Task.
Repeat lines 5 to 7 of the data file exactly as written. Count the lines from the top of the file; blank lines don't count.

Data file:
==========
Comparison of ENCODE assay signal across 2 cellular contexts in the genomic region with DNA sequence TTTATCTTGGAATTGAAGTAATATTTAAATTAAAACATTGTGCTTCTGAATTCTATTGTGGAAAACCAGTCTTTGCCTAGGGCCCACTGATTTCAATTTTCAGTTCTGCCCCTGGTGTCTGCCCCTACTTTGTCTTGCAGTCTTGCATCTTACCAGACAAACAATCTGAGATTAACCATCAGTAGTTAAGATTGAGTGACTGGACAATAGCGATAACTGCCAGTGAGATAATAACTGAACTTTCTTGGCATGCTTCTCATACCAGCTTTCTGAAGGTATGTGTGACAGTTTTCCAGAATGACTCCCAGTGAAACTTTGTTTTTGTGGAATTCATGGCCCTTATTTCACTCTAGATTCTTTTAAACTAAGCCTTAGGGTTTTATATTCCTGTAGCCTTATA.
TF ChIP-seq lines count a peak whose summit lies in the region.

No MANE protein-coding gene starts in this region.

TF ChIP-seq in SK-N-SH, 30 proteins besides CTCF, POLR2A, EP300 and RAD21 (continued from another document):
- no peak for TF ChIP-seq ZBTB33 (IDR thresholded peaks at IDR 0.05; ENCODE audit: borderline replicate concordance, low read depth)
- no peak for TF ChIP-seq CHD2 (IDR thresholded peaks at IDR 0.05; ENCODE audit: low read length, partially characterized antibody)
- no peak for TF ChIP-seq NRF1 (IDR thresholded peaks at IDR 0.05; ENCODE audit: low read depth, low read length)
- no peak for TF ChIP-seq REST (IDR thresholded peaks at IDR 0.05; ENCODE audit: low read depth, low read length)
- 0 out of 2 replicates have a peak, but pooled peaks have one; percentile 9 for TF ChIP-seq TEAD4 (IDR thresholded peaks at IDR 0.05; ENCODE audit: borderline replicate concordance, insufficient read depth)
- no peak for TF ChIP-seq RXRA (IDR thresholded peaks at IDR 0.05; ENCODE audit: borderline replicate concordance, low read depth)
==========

- no peak for TF ChIP-seq ZBTB33 (IDR thresholded peaks at IDR 0.05; ENCODE audit: borderline replicate concordance, low read depth)
- no peak for TF ChIP-seq CHD2 (IDR thresholded peaks at IDR 0.05; ENCODE audit: low read length, partially characterized antibody)
- no peak for TF ChIP-seq NRF1 (IDR thresholded peaks at IDR 0.05; ENCODE audit: low read depth, low read length)